• Utilise the mitigation hierarchy to minimise the impact on biodiversity
  • Eliminate any negative impacts on biodiversity
  • Communicate each BNG outcome with complete transparency
  • Cover all areas of sustainability, including societal and economic factors
  • Involve any pre and post development stakeholders in creating net gain solutions
  • Focus on producing long-term natural net benefit for biodiversity. This will ensure a development leaves biodiversity in a better state than it was before
  • Understand the variable factors and potential risks in order to achieve biodiversity and deliver net gain
  • Offer nature conservation that exceeds the stated BNG requirements
  • Determine a suitable method in order to secure measurable biodiversity net gains
  • Ensure the best possible results from biodiversity net gain, Scotland.

Biodiversity requirements in Scotland

Local development proposals ought to receive endorsement solely if they incorporate “appropriate measures to enhance biodiversity in proportion to the nature and scope of the development,” with limited exceptions to this policy. In contrast to England, Scotland does not propose a nationally defined minimum level of biodiversity enhancement.

Furthermore, the approach avoids the use of a biodiversity metric model to calculate the required level of biodiversity provision. The determination of the suitable level of biodiversity enhancement is left to the discretion of the local planning authority rather than being stipulated at the national level.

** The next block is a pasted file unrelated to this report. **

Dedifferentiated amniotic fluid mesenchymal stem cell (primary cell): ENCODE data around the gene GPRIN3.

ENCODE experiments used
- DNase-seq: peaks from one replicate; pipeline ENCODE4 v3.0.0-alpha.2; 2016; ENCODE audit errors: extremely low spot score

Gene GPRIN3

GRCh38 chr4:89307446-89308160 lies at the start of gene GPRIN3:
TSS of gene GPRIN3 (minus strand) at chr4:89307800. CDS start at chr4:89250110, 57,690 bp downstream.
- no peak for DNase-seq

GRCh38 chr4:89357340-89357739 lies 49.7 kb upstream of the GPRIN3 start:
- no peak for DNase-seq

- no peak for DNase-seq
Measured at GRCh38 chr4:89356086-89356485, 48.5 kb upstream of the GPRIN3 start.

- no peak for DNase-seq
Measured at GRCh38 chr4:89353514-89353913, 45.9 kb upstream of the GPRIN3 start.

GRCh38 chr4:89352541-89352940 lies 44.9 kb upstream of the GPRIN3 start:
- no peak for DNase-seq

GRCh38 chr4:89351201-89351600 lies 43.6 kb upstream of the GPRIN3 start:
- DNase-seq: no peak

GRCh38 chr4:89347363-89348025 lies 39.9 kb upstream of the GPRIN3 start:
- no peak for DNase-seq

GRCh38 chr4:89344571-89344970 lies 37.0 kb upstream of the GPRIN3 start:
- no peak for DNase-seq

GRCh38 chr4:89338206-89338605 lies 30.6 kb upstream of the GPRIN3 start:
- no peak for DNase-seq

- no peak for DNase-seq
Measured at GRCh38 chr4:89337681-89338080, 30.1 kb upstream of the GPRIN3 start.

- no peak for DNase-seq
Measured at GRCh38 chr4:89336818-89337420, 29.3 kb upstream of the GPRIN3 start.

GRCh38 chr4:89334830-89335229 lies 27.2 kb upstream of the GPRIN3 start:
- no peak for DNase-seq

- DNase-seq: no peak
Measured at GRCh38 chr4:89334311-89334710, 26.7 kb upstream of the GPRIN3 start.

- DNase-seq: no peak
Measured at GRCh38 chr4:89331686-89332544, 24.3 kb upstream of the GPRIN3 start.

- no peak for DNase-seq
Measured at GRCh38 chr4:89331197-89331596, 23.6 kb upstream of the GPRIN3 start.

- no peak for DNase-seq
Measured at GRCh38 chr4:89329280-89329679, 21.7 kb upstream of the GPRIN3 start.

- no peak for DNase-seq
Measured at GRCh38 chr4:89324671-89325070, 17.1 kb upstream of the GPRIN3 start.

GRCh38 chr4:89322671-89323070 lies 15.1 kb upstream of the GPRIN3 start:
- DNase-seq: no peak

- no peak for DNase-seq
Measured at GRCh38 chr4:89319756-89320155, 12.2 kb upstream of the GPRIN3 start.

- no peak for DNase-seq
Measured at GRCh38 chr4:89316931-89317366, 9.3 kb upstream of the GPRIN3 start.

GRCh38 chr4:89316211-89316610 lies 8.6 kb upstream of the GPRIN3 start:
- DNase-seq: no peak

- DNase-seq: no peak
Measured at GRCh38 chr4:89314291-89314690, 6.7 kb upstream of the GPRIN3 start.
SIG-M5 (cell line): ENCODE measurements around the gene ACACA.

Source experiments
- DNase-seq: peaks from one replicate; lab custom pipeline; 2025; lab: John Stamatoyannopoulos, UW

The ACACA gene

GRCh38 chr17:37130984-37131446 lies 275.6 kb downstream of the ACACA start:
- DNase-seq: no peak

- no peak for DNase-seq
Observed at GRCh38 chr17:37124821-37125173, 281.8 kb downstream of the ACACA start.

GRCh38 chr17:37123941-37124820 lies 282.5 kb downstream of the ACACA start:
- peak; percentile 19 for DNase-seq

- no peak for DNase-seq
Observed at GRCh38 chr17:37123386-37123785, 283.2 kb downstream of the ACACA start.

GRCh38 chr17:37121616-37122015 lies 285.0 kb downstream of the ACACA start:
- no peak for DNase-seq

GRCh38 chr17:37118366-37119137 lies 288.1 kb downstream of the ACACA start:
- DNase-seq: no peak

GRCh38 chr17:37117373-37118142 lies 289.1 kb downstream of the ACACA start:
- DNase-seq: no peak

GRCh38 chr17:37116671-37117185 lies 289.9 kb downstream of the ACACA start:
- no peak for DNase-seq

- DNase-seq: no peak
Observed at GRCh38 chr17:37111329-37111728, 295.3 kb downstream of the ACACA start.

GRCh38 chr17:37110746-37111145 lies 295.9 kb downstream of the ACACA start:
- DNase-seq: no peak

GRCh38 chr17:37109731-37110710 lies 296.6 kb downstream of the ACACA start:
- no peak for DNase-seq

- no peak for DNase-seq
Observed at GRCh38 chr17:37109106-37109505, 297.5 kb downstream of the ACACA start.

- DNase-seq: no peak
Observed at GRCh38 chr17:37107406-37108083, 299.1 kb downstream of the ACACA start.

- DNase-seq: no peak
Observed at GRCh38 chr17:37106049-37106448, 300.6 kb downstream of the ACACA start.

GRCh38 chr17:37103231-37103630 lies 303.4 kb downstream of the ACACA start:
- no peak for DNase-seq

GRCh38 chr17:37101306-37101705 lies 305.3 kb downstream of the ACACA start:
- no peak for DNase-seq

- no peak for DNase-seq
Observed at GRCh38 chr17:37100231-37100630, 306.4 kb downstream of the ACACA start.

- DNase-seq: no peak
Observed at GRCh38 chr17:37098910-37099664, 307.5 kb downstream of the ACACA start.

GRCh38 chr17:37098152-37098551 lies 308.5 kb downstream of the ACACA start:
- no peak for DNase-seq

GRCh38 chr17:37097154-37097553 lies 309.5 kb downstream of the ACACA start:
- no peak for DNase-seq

Draft Policy 3 does not outright dismiss the possibility of off-site biodiversity enhancements, but it does not suggest the contemplation of a biodiversity credit system by the Scottish government. While the use of the development plan for biodiversity enhancement in Scotland offers a potentially more adaptable approach compared to Biodiversity Net Gain (BNG) in England, the wording of NPF Draft Policy 3 introduces uncertainty regarding the expected level of biodiversity enhancement that developers may be required to provide.

Our team of ecologists and landscape architects have helped numerous clients over the years. Our clients have ranged from minor developments to major applications. If you would like to find out more about the services we provide, feel free to contact us using the details below.

How Can Collington Winter Assist with biodiversity in Scotland?

Collington Winter Environmental are experts in environmental planning and have helped numerous clients in Scotland over the years. Whilst biodiversity net gain is not a legal requirement in Scotland, we do believe that its aims should be implemented to maintain ecosystems for future generations.

We assist all types of developers in achieving environmental requirements to ensure planning permission is granted by a local planning authority in Scotland.

We are determined to offer you the support you need in order to reach any environmental requirements. If you would like to find out more about biodiversity net gain, Scotland, feel free to contact us using the details below.

We can assist with biodiversity net gain, Scotland, by providing: 

Please get in touch if you would like further information about BNG. We can also develop land management plans. We are happy to offer free CPD sessions on the BNG principles and how we can help your schemes achieve this.

Our Ecology Director, Olivia Collington, holds a Natural England biodiversity license. If you would like to find out more about the ecosystem services we provide, feel free to contact us using the details below.

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Future Business Centre, Cambridge Campus, Kings Hedges Road, Cambridge, CB4 2HY